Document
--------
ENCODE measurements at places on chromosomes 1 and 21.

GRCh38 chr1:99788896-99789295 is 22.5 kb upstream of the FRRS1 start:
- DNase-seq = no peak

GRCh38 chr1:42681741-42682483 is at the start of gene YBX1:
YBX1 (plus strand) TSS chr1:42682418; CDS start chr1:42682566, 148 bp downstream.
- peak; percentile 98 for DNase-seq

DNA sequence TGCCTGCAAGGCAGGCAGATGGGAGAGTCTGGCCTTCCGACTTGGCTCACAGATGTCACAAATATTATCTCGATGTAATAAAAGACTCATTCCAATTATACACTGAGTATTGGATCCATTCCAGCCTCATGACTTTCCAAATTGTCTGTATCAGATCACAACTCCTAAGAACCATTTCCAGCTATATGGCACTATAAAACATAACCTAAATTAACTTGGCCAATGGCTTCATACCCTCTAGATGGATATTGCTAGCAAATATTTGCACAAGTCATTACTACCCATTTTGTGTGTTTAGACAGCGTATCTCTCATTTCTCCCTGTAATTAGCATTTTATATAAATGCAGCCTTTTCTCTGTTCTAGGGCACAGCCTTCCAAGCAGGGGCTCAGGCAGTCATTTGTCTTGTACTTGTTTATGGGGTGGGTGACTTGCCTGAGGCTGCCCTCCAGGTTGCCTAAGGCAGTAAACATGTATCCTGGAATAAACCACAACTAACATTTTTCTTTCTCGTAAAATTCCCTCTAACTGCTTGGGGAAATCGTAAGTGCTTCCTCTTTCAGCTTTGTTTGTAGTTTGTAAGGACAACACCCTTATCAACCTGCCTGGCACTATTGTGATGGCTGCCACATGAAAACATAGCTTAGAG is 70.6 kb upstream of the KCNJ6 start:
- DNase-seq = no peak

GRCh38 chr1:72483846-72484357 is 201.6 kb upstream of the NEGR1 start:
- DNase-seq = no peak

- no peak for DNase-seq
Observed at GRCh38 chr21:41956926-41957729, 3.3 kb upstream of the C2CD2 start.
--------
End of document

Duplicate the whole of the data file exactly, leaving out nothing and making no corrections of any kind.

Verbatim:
ENCODE measurements at places on chromosomes 1 and 21.

GRCh38 chr1:99788896-99789295 is 22.5 kb upstream of the FRRS1 start:
- DNase-seq = no peak

GRCh38 chr1:42681741-42682483 is at the start of gene YBX1:
YBX1 (plus strand) TSS chr1:42682418; CDS start chr1:42682566, 148 bp downstream.
- peak; percentile 98 for DNase-seq

DNA sequence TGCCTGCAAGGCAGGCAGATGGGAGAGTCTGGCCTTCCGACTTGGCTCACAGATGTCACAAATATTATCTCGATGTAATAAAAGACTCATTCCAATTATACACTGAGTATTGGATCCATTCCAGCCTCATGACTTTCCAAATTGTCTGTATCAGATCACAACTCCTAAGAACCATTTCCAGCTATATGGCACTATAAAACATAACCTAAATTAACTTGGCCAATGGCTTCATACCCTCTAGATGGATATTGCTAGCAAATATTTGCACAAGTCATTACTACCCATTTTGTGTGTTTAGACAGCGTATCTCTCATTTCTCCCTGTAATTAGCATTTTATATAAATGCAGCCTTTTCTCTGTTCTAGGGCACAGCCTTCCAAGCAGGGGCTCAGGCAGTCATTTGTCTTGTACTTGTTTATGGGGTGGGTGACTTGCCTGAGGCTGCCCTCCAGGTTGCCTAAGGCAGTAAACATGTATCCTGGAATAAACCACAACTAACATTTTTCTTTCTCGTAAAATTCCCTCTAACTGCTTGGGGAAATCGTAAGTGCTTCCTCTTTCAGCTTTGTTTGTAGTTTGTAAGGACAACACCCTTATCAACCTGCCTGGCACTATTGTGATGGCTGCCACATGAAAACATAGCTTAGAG is 70.6 kb upstream of the KCNJ6 start:
- DNase-seq = no peak

GRCh38 chr1:72483846-72484357 is 201.6 kb upstream of the NEGR1 start:
- DNase-seq = no peak

- no peak for DNase-seq
Observed at GRCh38 chr21:41956926-41957729, 3.3 kb upstream of the C2CD2 start.